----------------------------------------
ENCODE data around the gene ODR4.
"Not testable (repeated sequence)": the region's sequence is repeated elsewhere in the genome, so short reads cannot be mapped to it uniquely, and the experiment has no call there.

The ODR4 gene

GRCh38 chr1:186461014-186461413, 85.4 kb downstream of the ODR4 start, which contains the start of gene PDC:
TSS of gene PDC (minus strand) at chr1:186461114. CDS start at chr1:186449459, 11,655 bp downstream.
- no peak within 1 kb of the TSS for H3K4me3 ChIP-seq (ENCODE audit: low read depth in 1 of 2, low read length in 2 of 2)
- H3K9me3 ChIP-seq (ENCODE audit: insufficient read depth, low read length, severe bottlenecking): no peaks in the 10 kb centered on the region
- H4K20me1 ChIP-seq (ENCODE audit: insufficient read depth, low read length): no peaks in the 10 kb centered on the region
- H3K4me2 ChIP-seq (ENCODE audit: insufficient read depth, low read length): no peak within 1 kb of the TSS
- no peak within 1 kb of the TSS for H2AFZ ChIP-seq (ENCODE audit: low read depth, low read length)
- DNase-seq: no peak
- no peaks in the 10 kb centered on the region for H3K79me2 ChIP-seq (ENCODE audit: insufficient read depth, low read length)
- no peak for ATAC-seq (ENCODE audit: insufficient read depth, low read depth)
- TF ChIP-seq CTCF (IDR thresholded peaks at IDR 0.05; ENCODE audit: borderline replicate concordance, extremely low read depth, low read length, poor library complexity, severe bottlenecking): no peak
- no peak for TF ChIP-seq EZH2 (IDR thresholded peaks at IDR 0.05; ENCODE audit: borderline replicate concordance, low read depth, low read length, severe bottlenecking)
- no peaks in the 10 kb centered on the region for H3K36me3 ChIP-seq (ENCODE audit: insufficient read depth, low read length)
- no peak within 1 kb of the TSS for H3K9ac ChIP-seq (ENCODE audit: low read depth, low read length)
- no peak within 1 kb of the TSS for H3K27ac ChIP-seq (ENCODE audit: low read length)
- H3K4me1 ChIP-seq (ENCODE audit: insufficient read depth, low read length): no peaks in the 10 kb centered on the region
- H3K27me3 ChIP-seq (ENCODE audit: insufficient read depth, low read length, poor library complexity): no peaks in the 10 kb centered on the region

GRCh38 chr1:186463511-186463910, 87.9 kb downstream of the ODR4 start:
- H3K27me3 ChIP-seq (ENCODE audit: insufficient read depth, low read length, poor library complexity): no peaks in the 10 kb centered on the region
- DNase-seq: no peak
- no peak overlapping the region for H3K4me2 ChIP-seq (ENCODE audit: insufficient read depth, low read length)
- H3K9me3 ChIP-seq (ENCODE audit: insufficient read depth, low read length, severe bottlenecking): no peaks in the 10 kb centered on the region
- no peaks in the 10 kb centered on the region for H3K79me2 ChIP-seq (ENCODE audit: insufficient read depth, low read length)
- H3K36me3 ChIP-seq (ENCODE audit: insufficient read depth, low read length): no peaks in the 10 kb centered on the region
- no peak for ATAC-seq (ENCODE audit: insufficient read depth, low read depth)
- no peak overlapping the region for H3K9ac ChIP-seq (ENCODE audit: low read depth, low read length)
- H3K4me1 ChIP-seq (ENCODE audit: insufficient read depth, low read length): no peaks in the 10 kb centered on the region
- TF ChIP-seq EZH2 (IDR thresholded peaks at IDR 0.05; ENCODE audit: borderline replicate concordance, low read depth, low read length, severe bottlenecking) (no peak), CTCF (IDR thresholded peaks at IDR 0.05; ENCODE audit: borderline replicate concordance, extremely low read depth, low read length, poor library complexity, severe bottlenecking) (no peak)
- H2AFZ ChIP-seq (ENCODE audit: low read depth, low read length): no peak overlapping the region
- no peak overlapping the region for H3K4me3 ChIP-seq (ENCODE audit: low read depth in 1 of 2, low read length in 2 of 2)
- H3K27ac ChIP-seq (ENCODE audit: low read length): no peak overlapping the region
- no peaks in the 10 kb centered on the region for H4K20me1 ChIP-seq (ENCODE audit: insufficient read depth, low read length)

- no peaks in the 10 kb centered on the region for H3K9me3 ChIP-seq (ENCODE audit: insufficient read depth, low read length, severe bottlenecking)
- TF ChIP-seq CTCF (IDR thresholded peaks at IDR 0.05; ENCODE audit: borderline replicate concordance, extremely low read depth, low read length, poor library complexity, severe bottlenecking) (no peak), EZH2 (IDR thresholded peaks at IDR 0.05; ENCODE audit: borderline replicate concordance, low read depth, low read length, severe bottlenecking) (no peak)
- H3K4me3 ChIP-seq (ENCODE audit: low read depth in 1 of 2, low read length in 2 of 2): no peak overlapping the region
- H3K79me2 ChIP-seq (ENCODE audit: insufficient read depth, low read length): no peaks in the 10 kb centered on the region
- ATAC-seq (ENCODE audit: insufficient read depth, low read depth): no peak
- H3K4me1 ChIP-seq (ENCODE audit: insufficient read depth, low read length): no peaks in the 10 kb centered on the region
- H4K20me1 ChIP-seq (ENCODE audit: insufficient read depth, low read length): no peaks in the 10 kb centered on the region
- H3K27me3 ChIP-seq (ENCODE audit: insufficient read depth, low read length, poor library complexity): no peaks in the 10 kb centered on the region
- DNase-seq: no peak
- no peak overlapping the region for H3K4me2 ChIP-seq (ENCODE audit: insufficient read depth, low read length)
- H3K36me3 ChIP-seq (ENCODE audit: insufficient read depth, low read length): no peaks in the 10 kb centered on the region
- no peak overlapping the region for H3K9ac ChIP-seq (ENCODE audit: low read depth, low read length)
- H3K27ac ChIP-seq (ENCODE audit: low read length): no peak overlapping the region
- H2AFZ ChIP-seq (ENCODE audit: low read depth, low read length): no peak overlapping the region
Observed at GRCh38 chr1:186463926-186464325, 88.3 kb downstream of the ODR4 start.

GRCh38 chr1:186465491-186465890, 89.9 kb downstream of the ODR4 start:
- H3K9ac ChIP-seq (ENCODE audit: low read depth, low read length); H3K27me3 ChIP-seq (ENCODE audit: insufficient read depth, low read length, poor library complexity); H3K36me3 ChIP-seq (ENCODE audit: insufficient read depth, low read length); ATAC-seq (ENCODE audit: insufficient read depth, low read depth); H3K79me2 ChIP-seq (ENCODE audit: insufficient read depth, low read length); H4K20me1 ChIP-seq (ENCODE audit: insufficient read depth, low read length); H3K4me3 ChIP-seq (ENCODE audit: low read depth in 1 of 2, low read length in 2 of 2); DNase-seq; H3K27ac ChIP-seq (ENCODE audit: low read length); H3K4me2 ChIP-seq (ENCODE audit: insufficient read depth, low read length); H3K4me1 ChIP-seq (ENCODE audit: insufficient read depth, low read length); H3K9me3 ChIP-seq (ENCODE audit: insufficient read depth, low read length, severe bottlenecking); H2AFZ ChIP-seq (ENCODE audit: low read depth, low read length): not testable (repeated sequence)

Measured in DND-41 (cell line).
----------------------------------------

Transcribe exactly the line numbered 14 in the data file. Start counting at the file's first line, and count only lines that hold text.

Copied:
- TF ChIP-seq CTCF (IDR thresholded peaks at IDR 0.05; ENCODE audit: borderline replicate concordance, extremely low read depth, low read length, poor library complexity, severe bottlenecking): no peak